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All You Need to Know about LED Headlights

All You Need to Know about LED Headlights

LED headlights are becoming more and more visible on our highways. This is mainly because they improve visibility and save maintenance and repair costs over the life of the vehicle.

A brief history of LED headlights

The first full LED headlight system was introduced a decade ago, as was the first car with all-LED headlights, steering lights and daylight running lights. Until now, LED headlight technology has been limited to high-end cars. However, since the introduction of LED headlights as standard, carmakers have been democratizing this innovation, making it available globally at affordable prices. A 2012 study showed that most new car buyers wanted LED headlights, while 70 percent of respondents were willing to spend more on LEDs.
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How do led headlights work?

Unlike halogen bulbs, they have thin filaments that degrade over time and eventually fail. That's why halogen lamps last 5,000 hours, while LED headlights last 22 years while reducing maintenance costs.

When comparing efficiency, LEDs are more efficient than xenon and halogen bulbs because they use less energy to produce the same amount of light. LEDs are actually more economical because only 20% of the energy they generate is wasted, compared with 40% for xenon and 80% for halogen bulbs.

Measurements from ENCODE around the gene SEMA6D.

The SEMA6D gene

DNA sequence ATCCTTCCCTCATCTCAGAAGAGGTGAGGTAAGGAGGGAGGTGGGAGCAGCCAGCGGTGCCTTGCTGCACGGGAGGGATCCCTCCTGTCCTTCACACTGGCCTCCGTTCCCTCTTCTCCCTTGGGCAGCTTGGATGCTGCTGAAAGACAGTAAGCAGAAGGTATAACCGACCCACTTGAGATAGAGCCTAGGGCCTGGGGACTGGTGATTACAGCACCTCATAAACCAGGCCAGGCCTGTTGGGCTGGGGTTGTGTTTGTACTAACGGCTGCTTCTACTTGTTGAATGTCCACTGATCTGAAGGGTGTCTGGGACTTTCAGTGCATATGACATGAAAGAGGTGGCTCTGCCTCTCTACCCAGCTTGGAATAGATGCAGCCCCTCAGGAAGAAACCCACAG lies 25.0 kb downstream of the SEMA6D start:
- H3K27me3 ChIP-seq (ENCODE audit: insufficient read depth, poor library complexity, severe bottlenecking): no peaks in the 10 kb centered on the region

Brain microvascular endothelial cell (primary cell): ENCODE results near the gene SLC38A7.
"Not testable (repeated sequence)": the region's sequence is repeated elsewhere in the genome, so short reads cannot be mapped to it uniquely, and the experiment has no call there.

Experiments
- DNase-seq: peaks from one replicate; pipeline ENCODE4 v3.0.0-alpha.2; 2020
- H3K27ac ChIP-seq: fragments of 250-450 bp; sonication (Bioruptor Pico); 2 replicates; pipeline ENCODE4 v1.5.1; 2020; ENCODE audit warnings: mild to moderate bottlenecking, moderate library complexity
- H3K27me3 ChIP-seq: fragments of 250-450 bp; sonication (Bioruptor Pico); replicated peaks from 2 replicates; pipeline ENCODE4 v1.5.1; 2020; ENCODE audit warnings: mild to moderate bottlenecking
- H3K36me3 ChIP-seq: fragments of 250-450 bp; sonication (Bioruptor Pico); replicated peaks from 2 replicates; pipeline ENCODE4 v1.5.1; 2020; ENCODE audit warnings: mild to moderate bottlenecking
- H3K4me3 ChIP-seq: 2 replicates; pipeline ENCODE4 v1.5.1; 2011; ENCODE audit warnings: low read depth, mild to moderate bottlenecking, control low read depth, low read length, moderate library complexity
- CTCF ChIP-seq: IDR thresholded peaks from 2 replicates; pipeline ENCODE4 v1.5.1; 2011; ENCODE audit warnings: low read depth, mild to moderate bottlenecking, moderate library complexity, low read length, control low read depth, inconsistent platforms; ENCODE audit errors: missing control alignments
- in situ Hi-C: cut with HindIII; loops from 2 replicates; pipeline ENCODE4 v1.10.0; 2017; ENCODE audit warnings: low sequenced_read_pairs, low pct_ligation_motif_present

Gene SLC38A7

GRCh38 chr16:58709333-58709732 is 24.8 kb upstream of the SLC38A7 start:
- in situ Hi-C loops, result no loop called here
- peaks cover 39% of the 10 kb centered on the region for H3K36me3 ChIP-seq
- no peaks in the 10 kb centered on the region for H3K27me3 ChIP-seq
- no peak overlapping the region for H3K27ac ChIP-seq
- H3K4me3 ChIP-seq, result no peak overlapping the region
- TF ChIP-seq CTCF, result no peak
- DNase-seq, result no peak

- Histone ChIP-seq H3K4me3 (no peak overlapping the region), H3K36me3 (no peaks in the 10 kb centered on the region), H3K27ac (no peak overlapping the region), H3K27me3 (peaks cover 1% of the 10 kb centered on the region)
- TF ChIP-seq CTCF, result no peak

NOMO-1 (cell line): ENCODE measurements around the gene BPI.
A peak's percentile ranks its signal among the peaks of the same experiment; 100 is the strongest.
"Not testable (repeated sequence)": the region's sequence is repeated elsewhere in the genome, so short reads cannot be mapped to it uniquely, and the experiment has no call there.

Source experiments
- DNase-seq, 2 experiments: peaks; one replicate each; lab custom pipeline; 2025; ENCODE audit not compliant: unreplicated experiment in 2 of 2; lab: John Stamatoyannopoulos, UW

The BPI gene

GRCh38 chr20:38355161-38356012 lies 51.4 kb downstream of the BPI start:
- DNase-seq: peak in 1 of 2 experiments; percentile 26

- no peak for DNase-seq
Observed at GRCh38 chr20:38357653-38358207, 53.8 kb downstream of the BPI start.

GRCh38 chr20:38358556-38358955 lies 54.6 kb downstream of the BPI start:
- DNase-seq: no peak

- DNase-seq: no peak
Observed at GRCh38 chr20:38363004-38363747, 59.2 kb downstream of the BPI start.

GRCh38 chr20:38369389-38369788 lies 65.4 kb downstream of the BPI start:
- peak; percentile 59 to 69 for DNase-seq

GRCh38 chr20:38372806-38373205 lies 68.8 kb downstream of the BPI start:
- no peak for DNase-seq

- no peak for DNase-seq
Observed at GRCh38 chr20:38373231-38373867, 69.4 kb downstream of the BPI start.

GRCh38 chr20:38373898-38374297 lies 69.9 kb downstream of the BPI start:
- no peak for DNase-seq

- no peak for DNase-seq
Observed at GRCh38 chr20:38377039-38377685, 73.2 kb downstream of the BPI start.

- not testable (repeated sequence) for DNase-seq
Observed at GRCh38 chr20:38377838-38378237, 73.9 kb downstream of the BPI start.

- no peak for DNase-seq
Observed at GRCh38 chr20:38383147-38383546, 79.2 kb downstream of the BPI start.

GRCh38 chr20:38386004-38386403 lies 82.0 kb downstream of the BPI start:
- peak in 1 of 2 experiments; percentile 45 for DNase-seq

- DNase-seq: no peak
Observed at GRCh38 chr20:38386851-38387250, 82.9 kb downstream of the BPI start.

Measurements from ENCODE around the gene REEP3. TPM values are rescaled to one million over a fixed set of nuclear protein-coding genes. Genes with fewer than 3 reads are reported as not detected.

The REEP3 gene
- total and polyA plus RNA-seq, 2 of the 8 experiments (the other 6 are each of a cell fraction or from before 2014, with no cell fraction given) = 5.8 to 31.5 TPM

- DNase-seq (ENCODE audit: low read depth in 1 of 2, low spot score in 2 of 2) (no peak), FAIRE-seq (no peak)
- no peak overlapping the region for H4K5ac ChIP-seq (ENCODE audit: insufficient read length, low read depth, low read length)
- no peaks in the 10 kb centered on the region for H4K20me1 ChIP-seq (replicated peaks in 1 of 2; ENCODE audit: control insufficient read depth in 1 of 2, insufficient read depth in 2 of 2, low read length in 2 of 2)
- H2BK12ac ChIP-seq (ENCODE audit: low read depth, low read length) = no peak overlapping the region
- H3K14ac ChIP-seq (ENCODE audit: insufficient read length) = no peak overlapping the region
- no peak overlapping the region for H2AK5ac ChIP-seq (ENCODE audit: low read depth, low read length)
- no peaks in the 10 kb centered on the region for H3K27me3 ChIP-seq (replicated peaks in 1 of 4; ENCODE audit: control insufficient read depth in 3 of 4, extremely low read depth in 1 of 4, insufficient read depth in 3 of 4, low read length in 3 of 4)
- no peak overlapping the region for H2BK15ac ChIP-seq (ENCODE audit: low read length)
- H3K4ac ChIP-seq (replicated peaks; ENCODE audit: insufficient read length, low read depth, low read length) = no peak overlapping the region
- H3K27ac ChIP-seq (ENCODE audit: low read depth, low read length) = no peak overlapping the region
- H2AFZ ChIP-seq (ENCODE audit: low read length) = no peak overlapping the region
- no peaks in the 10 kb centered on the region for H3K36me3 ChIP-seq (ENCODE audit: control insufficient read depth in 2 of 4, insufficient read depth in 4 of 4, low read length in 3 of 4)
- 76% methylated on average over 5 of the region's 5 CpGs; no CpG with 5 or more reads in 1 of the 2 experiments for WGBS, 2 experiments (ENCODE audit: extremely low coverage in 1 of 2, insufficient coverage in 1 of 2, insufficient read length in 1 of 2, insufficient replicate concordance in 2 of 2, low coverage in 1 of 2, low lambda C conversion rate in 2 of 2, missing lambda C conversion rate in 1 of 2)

Different LEDs for different USES

The quality of the light emitted by the LED headlights was improved, resulting in a color temperature of about 6000°K, located on the blue side of the scale. This makes them hotter than the 4000°K produced by xenon lamps. The blue headlights are brighter and provide a sharper contrast to the driver, making it easier to identify objects in the dark. The lights improve one's driving experience while reducing obstacles for other road users. Blue LED headlights are also suitable for foggy or low-visibility conditions, thus providing drivers with more reaction time and improving their road safety.

LEDs provide an even bigger improvement to auxiliary high beams, which use sensors to identify other vehicles' taillights and headlights and automatically activate the vehicle's high beams, as long as the road ahead is clear or dimmed when the vehicle ahead is approaching.

On the other hand, the matrix led will darken when the front vehicle is in range but continues to cast a full high beam around the area. LEDs are arranged in rows and columns that can be instantly activated or turned off to control the beam and prevent it from interfering with other drivers.
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